|Year : 2014 | Volume
| Issue : 2 | Page : 249-254
Management of intertrochanteric fracture in elderly high-risk patients using simple external fixation
Hesham Elmowafy, Taher Abd Elsattar, Amr Darwish, Mohamed Elreweny
Department of Orthopedic Surgery, Faculty of Medicine, Menoufia University, Menoufia, Egypt
|Date of Submission||24-Mar-2013|
|Date of Acceptance||18-Aug-2013|
|Date of Web Publication||26-Sep-2014|
MBChB, 2nd Floor, House No. 34, Elsalam Street, Tanta-Elstad
Source of Support: None, Conflict of Interest: None
The goal of this study was to report and evaluate the role of external fixation in the treatment of trochanteric fractures in patients with a high unacceptable operative risk to withstand conventional osteosynthesis and to obviate the many disadvantages of traction and prolonged rest in bed.
External fixation has been used for the management of fractures for a long period of time. Good fixation, mild blood loss, and early ambulation are always the main advantages of this technique. Its other advantages are that it is simple, quick, inexpensive, and causes minimal surgical trauma.
Materials and methods
Between March 2011 and September 2012, 20 patients, six men and 14 women, mean age 65.9 years, with trochanteric fractures and considered preoperatively as 'poor medical status', were treated in the Orthopedic Department, El-Menufiya University Hospital, by external fixation and early mobilization. The technique was prescribed.
All fractures were united at ~22.2 weeks (range 16-26 weeks). A superficial pin-tract infection was found in 14 patients. Two cases showed penetration of the femoral head; shortening of more than 2 cm was observed in four patients.
The use of the external fixator in these patients reduced their time in the hospital and facilitated their postoperative rehabilitation by allowing uncomplicated healing of a complicated fracture.
Keywords: Elderly, external fixation, intertrochanteric fractures
|How to cite this article:|
Elmowafy H, Elsattar TA, Darwish A, Elreweny M. Management of intertrochanteric fracture in elderly high-risk patients using simple external fixation. Menoufia Med J 2014;27:249-54
|How to cite this URL:|
Elmowafy H, Elsattar TA, Darwish A, Elreweny M. Management of intertrochanteric fracture in elderly high-risk patients using simple external fixation. Menoufia Med J [serial online] 2014 [cited 2020 Apr 4];27:249-54. Available from: http://www.mmj.eg.net/text.asp?2014/27/2/249/141667
| Introduction|| |
Intertrochanteric fracture of the femur usually occur because of low-energy trauma such as simple falls; increased longevity together with osteoporosis and senile muscular insufficiency may explain the increasing number of patients with intertrochanteric fractures . An overwhelming majority of these patients (>90%) are older than 50 years of age.
The incidence of these fractures is two to three times more in women compared with men . Older patients with hip fractures are at risk of significant morbidity and mortality, both of which can be reduced by prompt surgical fixation of the fracture and early, effective rehabilitation .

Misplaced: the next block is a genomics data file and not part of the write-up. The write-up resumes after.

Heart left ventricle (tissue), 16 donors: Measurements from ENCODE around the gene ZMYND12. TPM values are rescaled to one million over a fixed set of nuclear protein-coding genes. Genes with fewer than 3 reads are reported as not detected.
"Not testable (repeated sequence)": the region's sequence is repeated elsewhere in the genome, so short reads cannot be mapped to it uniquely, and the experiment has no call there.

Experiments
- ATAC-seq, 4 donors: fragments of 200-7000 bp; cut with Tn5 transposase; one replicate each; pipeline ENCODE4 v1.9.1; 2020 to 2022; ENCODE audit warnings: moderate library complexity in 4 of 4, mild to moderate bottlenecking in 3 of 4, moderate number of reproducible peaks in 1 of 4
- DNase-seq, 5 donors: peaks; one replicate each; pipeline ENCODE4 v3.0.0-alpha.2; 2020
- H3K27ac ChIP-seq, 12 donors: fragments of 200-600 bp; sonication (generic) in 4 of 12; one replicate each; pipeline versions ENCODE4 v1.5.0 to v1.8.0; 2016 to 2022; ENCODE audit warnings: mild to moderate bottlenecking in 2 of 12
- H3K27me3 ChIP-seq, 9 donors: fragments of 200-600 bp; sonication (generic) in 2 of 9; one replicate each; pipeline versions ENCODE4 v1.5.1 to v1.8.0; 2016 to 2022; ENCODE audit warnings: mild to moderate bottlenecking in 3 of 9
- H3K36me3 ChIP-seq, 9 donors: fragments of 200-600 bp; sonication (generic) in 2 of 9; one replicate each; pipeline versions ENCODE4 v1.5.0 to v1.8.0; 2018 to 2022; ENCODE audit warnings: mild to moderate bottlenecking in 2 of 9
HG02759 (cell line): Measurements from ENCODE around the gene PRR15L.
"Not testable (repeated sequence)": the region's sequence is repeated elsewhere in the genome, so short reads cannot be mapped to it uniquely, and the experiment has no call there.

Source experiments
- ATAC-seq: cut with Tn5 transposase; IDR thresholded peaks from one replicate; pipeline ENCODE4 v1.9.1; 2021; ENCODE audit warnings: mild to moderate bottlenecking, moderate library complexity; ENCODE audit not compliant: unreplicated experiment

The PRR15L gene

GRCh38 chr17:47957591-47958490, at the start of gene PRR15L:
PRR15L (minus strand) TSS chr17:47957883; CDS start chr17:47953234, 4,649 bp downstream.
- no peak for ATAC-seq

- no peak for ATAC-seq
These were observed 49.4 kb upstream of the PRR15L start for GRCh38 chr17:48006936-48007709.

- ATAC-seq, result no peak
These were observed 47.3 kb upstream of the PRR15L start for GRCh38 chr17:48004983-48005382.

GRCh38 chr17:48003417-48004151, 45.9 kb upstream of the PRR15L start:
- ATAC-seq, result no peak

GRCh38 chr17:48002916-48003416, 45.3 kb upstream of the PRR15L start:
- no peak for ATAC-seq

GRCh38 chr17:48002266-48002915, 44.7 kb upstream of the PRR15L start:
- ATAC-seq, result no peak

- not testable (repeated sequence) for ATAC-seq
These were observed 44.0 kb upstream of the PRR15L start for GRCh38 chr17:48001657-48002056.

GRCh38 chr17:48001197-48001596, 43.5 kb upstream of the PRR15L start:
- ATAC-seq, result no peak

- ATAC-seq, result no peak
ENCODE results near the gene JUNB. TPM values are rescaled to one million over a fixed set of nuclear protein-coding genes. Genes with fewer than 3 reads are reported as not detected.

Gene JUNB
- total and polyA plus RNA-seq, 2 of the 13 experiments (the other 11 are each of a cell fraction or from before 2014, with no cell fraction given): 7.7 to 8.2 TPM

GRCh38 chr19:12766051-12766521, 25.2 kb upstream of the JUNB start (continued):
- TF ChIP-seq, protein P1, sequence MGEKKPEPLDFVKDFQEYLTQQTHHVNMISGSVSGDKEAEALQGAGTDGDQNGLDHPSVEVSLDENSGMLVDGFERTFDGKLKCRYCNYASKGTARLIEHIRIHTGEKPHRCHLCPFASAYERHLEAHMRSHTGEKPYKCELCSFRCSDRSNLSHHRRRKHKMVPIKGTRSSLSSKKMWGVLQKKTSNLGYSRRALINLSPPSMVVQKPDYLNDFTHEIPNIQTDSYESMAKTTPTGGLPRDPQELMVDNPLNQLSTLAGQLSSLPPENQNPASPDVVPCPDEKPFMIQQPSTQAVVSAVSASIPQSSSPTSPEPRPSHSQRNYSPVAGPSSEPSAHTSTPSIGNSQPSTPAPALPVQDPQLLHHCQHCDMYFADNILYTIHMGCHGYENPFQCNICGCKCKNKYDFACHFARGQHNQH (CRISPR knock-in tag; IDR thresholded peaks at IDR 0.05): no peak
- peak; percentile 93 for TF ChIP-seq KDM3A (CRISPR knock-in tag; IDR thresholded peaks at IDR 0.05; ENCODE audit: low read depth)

The goal of treatment remains restoration of the patient to his or her preoperative status in the earliest possible time, with low morbidity and mortality, and with the least cost and to ensure union in the appropriate position. Operative management of intertrochanteric fractures can be two-fold: either by open reduction and internal fixation with nails or plates or by an external fixator .
Elderly patients often have medical problems such as diabetes mellitus, hypertension, stroke, and cardiopulmonary problems, and are unable to tolerate major surgical procedures requiring a long operative time and risk of excessive bleeding. They are also not suitable candidates for conservative treatment as it carries the risk of prolonged recumbency and its complications, and also complications such as shortening and varus collapse . An external fixator offers significant advantages in the form of minimal surgical trauma, negligible blood loss, preservation of fracture hematoma, short operative time, and minimal anesthetic complications, allowing early ambulation of the patient, easy day care, shorter hospital stay, and removal of the implant as a simple outpatient procedure .
| Materials and methods|| |
Twenty patients, six men and 14 women, with intertrochanteric fractures of the femur were treated by external fixation between March 2011 and September 2012. Eight patients had right and 12 patients had left intertrochanteric fractures. The mean age of the patients was 68.1 years (range 50-85 years). Two fractures were the result of traffic accidents and 18 were because of simple falls. The patients had high surgical and anesthetic risk factors for an open surgical procedure or for extended anesthesia because they had more than one accompanying disease. Patients included in this study were graded according to the American Society of Anaesthesiologists (ASA) scale [Table 1],[Table 2],[Table 3],[Table 4] and [Table 5]. There were 12 ASA grade III patients and eight ASA grade IV patients.
We used the Evan classification in this study to evaluate the type of fractures. Four patients had type II fracture, four patients had type IV fracture, and 12 patients had type V fracture.
The patients were operated on at an average of 8.6 days (range 2-17 days) following admission. Anesthesia was chosen according to the patient's condition and ASA grade, which was used for estimation of the overall condition of the patient. During the operation, 10 patients underwent spinal, two general, and eight local infiltration anesthesia, together with narcotic analgesic support. The average time of the operation was 27.5 min (range 20-35 min).